After The Accident

I have been asked to make a presentation to the BMW rider’s club of Tampa on what to do after a motorcycle accident occurs from the perspective of a paramedic who also rides a motorcycle.  The following is an article I wrote to supplement that presentation.

After the Accident

It seems like whenever the subject of motorcycles is discussed it frequently turns to motorcycle accidents. Every motorcyclist has heard someone bring it up. There is always that person who delves into the litany of reasons not to own one and why they will never ride. Heaven help the young man trying to talk his mom into letting him have one. She is an instant expert on motorcycle wrecks. I know my mother was. There is, unfortunately, a reason for that. Motorcycle accidents typically result in more severe injuries than the equivalent accident in a car. We each make the personal decision how much risk is acceptable, then we must be willing to suffer the consequences should fate fall on the wrong side of our decision.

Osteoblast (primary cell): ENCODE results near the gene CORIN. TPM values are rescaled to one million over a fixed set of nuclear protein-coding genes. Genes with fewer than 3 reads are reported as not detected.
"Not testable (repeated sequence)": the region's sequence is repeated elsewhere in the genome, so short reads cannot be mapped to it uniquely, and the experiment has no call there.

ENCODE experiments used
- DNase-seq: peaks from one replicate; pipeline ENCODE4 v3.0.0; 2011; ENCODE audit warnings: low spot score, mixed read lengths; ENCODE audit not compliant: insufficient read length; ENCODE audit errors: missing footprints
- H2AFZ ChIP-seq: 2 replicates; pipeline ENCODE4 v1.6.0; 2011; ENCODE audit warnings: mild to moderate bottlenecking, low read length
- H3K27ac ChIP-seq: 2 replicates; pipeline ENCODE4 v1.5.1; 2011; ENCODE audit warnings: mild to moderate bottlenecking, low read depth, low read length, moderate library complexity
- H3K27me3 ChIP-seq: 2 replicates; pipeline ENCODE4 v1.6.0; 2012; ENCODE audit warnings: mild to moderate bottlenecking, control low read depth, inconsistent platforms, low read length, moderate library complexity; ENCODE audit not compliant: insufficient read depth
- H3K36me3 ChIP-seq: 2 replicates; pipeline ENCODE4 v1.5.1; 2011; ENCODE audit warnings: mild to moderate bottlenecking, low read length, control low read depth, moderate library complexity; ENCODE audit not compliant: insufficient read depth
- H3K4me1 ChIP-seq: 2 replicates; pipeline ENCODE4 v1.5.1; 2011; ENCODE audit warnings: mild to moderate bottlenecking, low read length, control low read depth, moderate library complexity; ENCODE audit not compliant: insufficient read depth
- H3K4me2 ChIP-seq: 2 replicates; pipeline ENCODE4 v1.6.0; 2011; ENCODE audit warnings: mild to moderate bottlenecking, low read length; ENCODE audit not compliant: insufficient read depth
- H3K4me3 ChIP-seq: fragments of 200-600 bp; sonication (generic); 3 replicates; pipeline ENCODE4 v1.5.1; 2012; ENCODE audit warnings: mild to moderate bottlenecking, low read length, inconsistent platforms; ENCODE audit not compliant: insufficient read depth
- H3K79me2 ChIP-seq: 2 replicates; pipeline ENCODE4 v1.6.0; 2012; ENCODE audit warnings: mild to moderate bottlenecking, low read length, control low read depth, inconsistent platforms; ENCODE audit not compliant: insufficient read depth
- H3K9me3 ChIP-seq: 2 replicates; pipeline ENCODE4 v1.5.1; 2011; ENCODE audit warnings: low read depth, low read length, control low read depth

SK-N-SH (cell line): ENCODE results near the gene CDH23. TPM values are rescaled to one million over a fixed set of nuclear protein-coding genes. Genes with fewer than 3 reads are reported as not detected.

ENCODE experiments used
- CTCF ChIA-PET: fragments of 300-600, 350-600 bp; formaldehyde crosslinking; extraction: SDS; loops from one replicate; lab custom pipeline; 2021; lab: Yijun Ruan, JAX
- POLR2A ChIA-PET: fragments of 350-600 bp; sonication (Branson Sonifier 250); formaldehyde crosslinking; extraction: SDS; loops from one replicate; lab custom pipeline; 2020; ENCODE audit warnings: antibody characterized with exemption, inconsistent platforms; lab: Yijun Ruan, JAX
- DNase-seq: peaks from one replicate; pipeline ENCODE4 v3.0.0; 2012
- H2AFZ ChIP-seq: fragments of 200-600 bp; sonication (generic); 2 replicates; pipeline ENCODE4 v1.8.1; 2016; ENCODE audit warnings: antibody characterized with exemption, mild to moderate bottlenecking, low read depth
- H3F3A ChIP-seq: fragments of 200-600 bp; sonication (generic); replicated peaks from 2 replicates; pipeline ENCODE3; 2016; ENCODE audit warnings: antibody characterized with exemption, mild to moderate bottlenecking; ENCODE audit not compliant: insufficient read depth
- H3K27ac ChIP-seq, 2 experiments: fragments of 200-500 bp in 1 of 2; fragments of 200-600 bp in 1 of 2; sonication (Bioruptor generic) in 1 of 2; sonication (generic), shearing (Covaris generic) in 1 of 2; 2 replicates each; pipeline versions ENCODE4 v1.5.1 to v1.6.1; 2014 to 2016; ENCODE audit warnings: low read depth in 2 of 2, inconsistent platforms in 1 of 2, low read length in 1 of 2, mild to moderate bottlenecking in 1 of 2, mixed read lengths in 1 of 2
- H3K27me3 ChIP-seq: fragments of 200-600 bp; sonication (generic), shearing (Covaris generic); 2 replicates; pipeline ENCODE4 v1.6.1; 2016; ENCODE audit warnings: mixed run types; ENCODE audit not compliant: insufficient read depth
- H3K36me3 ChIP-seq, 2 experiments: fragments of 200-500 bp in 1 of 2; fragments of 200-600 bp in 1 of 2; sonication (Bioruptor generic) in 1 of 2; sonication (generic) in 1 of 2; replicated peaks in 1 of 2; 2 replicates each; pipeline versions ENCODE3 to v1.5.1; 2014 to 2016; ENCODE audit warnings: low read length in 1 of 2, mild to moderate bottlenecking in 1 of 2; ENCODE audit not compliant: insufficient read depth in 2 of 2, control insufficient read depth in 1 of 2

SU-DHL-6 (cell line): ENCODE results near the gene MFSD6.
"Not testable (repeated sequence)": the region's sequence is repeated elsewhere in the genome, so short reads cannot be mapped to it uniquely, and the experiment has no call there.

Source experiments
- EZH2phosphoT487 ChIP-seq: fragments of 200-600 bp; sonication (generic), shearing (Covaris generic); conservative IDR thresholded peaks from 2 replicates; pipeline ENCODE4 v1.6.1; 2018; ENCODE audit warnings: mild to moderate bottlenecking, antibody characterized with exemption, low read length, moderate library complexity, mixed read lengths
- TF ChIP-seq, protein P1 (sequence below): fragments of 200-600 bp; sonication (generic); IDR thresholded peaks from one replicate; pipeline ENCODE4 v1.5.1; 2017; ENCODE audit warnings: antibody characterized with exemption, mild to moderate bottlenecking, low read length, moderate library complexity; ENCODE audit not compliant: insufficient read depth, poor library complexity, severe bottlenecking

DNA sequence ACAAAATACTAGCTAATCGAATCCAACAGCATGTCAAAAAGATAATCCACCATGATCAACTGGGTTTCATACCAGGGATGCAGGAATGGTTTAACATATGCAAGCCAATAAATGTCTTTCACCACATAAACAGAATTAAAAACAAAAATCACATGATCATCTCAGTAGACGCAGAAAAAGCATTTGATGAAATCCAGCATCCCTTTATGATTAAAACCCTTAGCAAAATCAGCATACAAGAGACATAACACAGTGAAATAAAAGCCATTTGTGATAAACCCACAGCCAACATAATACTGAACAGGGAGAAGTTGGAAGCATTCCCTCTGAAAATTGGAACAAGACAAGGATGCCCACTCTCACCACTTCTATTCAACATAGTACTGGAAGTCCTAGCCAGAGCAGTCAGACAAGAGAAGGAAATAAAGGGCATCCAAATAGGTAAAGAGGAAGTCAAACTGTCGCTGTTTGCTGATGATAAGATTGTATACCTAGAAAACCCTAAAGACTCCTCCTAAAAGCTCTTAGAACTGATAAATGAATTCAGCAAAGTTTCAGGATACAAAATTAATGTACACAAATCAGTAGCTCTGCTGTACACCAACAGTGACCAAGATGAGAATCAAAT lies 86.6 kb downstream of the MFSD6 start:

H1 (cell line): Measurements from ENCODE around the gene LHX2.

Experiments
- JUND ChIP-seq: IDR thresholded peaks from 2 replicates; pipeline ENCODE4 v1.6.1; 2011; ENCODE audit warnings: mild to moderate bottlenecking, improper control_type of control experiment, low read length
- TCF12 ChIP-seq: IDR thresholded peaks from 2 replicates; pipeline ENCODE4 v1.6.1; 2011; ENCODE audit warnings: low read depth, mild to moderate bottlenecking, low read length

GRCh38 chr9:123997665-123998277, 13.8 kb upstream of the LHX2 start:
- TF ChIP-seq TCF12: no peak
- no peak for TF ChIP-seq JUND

When I was 19 years old I totaled my jeep hitting a tree head on at 55 mph. I was able to escape unscathed and even helped the firefighters push my vehicle off the road. The jeep took the brunt of the impact and did what it was supposed to do in protecting me. The same accident on a motorcycle would have resulted in a far different outcome. Enter the search terms “motorcycle wreck” into the youtube search bar and what comes up is page after page of videos showing motorcycle accidents. Some of them are funny as nothing more than the rider’s pride gets hurt. Other videos are predictable; the stunt riders who push the envelope, the guy pushing his speed through a crowded city road that kisses the back of a bus and the first thought is not of surprise, but “what an idiot”. The last category is more sobering. Many of the videos uploaded are of events that could happen to any of us despite our best defensive riding, such as the car that pulls across our lane of travel without warning, the driver who isn’t paying attention while texting and rear ends the bike at a stop light, or the truck that runs a red light. The point being that serious accidents can and do occur. Without seatbelts, airbags, and an engineered cage around us injury can be more significant and possibly deadly.